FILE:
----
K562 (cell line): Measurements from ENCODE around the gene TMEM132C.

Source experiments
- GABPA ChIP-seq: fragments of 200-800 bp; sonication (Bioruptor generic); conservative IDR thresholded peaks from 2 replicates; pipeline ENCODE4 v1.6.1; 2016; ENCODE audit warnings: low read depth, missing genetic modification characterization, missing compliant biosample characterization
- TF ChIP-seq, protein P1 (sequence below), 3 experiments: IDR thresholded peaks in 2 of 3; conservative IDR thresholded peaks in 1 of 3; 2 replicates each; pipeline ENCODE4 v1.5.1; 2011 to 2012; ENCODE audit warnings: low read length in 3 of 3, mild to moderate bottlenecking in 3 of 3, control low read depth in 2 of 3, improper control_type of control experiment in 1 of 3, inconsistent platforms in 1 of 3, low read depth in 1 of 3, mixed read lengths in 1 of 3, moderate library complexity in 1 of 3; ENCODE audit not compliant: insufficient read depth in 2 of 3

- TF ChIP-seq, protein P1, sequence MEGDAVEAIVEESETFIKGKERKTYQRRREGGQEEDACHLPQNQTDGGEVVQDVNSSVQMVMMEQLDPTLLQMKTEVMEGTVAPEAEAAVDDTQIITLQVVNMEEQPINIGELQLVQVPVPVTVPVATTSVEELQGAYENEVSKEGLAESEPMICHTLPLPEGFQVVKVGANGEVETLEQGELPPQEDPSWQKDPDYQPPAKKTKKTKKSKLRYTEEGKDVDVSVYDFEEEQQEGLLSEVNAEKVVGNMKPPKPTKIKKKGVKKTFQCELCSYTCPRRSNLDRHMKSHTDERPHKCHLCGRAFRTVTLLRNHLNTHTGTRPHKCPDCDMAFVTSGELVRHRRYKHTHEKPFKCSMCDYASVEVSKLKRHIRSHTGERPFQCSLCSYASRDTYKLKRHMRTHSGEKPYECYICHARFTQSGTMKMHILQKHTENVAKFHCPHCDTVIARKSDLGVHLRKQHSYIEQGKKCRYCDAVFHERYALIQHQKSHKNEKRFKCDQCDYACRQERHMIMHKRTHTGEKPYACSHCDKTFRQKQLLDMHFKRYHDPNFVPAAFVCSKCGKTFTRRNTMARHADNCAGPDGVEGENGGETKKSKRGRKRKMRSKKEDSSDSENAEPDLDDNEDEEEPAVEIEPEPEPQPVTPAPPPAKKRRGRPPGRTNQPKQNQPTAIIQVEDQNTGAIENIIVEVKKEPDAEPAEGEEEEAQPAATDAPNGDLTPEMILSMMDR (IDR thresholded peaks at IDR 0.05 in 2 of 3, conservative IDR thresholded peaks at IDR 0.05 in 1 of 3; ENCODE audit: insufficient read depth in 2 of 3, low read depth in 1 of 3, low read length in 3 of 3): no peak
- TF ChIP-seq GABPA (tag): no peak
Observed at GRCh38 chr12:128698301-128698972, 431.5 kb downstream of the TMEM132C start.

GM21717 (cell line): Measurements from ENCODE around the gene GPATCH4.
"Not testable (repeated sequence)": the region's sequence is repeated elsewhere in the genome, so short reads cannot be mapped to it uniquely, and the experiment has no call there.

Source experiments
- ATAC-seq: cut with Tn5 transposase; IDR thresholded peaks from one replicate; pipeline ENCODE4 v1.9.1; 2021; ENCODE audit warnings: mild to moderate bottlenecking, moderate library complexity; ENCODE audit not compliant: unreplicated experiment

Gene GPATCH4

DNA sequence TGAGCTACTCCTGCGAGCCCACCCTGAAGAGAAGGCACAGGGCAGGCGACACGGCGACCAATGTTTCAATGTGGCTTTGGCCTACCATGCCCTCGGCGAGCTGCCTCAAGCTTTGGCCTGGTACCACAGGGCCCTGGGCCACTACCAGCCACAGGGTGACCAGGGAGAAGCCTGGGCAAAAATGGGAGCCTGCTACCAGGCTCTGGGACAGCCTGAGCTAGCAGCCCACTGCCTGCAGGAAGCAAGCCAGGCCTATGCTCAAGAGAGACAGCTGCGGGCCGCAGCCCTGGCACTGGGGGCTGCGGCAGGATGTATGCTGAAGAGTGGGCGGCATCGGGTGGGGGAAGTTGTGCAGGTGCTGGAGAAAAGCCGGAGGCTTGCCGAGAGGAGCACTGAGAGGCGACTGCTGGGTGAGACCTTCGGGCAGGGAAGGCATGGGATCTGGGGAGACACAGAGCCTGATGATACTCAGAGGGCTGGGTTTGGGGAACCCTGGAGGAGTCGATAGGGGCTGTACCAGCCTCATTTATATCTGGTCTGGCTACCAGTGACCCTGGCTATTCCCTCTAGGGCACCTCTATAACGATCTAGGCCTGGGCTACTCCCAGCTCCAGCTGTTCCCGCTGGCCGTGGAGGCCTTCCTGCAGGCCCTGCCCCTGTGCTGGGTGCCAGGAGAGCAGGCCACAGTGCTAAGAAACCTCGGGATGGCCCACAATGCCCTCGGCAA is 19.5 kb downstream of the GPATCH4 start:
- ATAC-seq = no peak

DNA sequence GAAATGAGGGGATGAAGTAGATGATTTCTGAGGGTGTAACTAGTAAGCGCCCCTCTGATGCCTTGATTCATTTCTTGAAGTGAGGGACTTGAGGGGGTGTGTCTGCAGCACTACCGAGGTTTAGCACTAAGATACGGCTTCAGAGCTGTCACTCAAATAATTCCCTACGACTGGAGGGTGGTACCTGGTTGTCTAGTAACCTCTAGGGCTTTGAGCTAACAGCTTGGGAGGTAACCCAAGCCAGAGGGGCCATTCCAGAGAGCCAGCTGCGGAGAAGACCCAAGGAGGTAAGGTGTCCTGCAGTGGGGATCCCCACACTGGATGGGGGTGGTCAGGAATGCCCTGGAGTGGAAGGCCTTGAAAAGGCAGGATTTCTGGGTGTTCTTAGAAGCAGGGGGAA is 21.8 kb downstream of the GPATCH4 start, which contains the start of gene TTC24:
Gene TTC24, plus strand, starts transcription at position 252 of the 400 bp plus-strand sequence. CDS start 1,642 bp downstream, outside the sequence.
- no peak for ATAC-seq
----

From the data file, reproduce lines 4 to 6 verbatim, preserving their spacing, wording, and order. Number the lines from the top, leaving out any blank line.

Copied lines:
- TF ChIP-seq, protein P1 (sequence below), 3 experiments: IDR thresholded peaks in 2 of 3; conservative IDR thresholded peaks in 1 of 3; 2 replicates each; pipeline ENCODE4 v1.5.1; 2011 to 2012; ENCODE audit warnings: low read length in 3 of 3, mild to moderate bottlenecking in 3 of 3, control low read depth in 2 of 3, improper control_type of control experiment in 1 of 3, inconsistent platforms in 1 of 3, low read depth in 1 of 3, mixed read lengths in 1 of 3, moderate library complexity in 1 of 3; ENCODE audit not compliant: insufficient read depth in 2 of 3

- TF ChIP-seq, protein P1, sequence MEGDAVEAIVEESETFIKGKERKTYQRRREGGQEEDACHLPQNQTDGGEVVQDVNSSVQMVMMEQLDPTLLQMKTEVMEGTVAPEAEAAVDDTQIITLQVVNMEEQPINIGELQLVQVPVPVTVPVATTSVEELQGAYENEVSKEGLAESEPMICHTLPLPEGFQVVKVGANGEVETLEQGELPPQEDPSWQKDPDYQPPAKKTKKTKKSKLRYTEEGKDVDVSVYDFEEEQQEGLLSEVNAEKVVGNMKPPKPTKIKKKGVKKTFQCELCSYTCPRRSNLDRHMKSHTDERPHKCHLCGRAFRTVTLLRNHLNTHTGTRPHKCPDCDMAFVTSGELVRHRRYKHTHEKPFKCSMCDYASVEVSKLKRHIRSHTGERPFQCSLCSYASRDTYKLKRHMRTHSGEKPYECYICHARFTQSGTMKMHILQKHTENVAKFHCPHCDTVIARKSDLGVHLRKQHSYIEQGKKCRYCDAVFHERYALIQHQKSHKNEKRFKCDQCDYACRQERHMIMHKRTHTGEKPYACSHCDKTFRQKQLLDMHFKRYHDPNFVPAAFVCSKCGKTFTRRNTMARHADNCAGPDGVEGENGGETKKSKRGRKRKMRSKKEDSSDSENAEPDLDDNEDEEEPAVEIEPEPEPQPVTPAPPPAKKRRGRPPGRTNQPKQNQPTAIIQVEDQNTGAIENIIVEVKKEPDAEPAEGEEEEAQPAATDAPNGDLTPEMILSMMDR (IDR thresholded peaks at IDR 0.05 in 2 of 3, conservative IDR thresholded peaks at IDR 0.05 in 1 of 3; ENCODE audit: insufficient read depth in 2 of 3, low read depth in 1 of 3, low read length in 3 of 3): no peak
- TF ChIP-seq GABPA (tag): no peak